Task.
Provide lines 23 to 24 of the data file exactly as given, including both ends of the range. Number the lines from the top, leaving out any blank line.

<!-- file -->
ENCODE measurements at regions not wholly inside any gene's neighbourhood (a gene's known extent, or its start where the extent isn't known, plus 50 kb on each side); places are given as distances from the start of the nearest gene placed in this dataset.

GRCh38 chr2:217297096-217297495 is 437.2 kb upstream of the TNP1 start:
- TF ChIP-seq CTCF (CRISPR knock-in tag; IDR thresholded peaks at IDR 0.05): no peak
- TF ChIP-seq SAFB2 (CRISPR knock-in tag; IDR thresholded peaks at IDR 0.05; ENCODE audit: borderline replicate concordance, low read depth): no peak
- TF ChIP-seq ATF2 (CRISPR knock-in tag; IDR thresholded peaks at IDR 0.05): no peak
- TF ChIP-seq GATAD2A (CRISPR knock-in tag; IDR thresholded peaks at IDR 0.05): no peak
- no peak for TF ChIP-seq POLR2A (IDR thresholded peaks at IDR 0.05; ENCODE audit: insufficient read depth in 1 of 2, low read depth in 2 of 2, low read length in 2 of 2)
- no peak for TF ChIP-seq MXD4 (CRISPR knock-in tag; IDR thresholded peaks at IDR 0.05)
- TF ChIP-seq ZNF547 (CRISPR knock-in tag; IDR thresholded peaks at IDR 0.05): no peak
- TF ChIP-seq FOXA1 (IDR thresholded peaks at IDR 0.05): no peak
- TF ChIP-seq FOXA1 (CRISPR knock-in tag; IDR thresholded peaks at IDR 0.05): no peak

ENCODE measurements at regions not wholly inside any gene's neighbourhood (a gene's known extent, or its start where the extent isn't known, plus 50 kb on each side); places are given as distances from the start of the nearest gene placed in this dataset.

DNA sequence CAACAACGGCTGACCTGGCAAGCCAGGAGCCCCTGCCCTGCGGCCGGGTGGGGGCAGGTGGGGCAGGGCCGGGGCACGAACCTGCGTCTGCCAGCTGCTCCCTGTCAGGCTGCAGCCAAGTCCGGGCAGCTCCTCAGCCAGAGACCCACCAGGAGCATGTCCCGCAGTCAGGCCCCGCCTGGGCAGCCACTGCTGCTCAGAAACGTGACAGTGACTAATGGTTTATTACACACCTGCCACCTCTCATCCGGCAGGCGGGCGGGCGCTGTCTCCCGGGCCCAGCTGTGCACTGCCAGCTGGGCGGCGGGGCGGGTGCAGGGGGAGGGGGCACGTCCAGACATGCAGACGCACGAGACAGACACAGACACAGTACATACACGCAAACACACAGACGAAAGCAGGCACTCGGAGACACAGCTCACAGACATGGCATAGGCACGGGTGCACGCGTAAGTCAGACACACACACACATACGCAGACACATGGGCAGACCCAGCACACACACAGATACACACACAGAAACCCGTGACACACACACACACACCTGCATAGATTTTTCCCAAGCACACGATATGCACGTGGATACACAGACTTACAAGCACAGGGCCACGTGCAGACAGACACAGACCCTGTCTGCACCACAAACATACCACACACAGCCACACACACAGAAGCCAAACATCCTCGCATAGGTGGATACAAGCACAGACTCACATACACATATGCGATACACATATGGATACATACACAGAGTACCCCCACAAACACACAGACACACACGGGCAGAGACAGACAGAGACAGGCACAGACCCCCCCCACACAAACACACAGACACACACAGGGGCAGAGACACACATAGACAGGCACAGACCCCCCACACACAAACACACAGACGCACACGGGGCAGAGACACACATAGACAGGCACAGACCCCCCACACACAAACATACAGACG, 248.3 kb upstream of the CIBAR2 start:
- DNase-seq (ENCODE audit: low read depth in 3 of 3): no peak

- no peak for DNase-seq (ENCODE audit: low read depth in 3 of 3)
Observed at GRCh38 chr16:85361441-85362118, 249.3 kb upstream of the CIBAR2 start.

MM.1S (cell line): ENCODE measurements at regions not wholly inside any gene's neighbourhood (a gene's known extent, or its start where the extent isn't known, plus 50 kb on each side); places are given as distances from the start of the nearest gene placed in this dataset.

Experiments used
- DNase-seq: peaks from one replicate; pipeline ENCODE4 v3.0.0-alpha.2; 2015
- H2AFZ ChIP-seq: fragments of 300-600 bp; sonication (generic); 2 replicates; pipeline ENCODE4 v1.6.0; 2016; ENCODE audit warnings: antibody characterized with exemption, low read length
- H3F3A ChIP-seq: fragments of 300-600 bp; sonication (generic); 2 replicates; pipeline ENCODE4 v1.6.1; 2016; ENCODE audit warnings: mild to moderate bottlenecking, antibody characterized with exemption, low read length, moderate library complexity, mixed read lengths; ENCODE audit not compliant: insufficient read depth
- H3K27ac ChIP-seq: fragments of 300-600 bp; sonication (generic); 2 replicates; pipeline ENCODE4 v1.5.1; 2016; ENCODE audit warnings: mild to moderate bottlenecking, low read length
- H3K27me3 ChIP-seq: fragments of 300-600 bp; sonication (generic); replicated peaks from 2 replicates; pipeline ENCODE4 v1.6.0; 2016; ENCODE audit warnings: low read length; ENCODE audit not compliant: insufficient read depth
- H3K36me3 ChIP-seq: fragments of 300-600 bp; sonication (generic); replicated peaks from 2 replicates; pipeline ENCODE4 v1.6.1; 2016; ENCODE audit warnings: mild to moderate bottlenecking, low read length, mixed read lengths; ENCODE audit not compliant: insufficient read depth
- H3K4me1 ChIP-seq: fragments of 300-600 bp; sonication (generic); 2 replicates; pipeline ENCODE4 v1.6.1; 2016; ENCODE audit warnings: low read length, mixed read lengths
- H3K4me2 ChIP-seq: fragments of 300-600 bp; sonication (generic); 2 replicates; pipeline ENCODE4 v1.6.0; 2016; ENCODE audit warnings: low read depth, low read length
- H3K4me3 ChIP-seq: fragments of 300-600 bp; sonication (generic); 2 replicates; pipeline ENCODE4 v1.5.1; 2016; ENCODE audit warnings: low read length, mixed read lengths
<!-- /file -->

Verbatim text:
- H3K27me3 ChIP-seq: fragments of 300-600 bp; sonication (generic); replicated peaks from 2 replicates; pipeline ENCODE4 v1.6.0; 2016; ENCODE audit warnings: low read length; ENCODE audit not compliant: insufficient read depth
- H3K36me3 ChIP-seq: fragments of 300-600 bp; sonication (generic); replicated peaks from 2 replicates; pipeline ENCODE4 v1.6.1; 2016; ENCODE audit warnings: mild to moderate bottlenecking, low read length, mixed read lengths; ENCODE audit not compliant: insufficient read depth